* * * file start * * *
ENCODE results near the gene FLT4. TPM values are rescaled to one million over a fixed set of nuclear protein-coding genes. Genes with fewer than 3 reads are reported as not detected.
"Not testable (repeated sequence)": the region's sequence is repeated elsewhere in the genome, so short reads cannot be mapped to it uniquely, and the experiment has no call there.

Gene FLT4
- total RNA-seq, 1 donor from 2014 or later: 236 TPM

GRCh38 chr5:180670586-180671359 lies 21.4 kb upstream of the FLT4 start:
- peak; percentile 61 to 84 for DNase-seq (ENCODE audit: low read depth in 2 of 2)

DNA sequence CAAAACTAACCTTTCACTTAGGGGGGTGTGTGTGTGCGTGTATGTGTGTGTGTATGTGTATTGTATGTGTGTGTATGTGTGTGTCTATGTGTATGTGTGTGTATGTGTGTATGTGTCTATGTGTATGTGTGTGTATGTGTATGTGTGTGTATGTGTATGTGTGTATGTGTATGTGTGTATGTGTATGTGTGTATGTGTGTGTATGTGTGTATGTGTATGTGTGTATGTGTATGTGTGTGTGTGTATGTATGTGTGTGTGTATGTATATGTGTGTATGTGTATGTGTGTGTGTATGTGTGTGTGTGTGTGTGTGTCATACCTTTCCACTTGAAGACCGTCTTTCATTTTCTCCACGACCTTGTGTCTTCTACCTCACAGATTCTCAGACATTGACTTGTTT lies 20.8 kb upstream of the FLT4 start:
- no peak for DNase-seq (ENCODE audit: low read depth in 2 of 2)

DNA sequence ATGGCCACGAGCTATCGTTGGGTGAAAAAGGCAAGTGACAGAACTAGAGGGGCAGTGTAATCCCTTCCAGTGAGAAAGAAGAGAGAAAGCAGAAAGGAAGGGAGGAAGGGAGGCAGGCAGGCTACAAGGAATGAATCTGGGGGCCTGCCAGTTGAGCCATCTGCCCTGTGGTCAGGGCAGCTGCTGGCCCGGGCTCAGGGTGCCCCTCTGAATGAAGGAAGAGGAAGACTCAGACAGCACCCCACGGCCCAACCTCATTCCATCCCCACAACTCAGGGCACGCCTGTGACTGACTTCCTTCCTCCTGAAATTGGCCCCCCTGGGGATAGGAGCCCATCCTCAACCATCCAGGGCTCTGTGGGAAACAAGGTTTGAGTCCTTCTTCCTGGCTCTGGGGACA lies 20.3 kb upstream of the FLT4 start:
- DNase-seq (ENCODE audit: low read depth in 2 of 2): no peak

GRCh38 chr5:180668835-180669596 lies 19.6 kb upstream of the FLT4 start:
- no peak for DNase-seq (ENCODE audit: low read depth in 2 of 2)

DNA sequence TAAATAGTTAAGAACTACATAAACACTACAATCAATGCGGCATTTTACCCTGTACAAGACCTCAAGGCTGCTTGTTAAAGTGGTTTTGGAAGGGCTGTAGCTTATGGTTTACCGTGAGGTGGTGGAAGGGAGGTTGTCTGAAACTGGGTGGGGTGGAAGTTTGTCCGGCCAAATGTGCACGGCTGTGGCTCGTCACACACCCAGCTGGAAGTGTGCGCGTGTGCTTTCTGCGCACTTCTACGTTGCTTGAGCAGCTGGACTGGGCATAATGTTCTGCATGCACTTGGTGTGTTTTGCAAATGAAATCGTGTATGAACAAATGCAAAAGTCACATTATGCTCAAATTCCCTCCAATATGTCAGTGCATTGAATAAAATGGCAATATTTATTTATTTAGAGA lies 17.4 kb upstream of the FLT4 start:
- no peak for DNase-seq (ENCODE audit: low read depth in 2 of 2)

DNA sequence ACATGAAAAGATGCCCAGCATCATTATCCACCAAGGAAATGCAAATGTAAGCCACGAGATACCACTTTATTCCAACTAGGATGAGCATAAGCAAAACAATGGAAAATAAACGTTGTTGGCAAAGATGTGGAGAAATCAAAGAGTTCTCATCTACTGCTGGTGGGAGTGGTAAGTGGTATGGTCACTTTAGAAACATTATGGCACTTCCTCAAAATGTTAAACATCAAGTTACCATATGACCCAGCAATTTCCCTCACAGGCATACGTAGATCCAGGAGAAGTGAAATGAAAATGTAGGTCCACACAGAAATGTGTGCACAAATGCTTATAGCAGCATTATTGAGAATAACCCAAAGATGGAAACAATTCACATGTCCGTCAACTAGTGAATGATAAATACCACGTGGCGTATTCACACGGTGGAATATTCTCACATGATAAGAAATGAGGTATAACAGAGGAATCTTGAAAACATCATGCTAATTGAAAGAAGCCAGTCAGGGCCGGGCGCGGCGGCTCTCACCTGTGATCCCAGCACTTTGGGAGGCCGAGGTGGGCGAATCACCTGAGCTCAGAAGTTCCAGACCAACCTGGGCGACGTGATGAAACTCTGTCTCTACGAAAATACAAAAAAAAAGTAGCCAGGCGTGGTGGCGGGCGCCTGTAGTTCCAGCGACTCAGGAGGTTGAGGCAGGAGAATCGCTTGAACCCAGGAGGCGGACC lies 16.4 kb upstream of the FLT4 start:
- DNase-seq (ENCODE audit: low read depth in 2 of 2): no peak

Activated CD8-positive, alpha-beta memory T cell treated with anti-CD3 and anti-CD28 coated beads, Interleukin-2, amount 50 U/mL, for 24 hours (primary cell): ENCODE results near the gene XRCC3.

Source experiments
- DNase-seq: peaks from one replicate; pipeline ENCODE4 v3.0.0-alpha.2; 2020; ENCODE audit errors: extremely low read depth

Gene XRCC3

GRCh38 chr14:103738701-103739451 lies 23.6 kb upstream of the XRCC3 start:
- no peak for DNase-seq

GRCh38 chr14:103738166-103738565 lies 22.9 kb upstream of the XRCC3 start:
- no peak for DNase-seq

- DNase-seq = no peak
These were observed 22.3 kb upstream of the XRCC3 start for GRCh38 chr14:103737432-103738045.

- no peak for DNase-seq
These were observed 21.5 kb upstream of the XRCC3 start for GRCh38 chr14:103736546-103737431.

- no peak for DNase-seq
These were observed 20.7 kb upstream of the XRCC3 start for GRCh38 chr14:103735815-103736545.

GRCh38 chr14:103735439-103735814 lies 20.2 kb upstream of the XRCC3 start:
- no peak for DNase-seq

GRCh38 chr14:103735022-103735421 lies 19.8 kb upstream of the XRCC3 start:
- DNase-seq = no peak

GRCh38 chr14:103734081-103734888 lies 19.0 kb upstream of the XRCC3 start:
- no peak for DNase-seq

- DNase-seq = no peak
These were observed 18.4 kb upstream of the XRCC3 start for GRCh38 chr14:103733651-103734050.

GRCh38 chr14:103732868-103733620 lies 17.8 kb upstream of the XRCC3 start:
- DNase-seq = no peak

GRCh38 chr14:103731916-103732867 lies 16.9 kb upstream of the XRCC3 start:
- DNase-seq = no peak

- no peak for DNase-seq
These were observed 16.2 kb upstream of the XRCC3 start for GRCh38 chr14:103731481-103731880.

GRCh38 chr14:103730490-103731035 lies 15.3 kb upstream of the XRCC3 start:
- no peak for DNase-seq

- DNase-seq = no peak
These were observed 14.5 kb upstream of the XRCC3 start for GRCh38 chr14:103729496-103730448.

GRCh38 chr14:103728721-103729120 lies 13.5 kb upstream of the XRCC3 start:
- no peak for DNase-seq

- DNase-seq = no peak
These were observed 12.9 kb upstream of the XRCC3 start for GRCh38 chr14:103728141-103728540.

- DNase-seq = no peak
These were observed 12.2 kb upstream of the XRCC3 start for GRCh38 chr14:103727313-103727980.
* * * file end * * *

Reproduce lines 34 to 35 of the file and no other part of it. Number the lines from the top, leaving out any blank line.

- DNase-seq = no peak

GRCh38 chr14:103734081-103734888 lies 19.0 kb upstream of the XRCC3 start: